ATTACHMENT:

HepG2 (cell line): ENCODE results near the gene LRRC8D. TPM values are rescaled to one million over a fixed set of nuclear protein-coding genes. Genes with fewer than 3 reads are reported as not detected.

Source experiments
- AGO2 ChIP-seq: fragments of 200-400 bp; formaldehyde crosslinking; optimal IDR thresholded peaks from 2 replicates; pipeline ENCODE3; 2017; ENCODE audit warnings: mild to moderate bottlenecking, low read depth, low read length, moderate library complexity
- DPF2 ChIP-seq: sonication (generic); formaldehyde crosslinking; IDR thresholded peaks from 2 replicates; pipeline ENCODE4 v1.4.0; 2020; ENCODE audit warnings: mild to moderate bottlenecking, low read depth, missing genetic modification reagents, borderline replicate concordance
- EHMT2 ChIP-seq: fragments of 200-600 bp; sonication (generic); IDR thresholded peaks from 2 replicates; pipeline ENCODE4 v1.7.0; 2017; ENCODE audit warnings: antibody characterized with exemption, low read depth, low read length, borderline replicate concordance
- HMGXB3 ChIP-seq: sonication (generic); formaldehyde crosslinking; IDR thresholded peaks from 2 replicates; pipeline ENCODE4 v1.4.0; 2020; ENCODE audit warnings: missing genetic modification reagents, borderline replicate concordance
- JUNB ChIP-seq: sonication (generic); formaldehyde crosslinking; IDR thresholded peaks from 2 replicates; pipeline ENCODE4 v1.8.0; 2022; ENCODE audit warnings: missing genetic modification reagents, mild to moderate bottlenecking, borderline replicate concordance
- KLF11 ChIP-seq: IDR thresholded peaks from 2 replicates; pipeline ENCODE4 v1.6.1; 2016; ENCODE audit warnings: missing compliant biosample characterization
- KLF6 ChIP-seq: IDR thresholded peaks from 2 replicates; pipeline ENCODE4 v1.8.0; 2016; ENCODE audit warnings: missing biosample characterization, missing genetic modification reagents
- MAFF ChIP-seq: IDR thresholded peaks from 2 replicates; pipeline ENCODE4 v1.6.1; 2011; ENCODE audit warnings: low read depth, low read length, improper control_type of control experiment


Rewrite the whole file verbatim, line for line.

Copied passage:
HepG2 (cell line): ENCODE results near the gene LRRC8D. TPM values are rescaled to one million over a fixed set of nuclear protein-coding genes. Genes with fewer than 3 reads are reported as not detected.

Source experiments
- AGO2 ChIP-seq: fragments of 200-400 bp; formaldehyde crosslinking; optimal IDR thresholded peaks from 2 replicates; pipeline ENCODE3; 2017; ENCODE audit warnings: mild to moderate bottlenecking, low read depth, low read length, moderate library complexity
- DPF2 ChIP-seq: sonication (generic); formaldehyde crosslinking; IDR thresholded peaks from 2 replicates; pipeline ENCODE4 v1.4.0; 2020; ENCODE audit warnings: mild to moderate bottlenecking, low read depth, missing genetic modification reagents, borderline replicate concordance
- EHMT2 ChIP-seq: fragments of 200-600 bp; sonication (generic); IDR thresholded peaks from 2 replicates; pipeline ENCODE4 v1.7.0; 2017; ENCODE audit warnings: antibody characterized with exemption, low read depth, low read length, borderline replicate concordance
- HMGXB3 ChIP-seq: sonication (generic); formaldehyde crosslinking; IDR thresholded peaks from 2 replicates; pipeline ENCODE4 v1.4.0; 2020; ENCODE audit warnings: missing genetic modification reagents, borderline replicate concordance
- JUNB ChIP-seq: sonication (generic); formaldehyde crosslinking; IDR thresholded peaks from 2 replicates; pipeline ENCODE4 v1.8.0; 2022; ENCODE audit warnings: missing genetic modification reagents, mild to moderate bottlenecking, borderline replicate concordance
- KLF11 ChIP-seq: IDR thresholded peaks from 2 replicates; pipeline ENCODE4 v1.6.1; 2016; ENCODE audit warnings: missing compliant biosample characterization
- KLF6 ChIP-seq: IDR thresholded peaks from 2 replicates; pipeline ENCODE4 v1.8.0; 2016; ENCODE audit warnings: missing biosample characterization, missing genetic modification reagents
- MAFF ChIP-seq: IDR thresholded peaks from 2 replicates; pipeline ENCODE4 v1.6.1; 2011; ENCODE audit warnings: low read depth, low read length, improper control_type of control experiment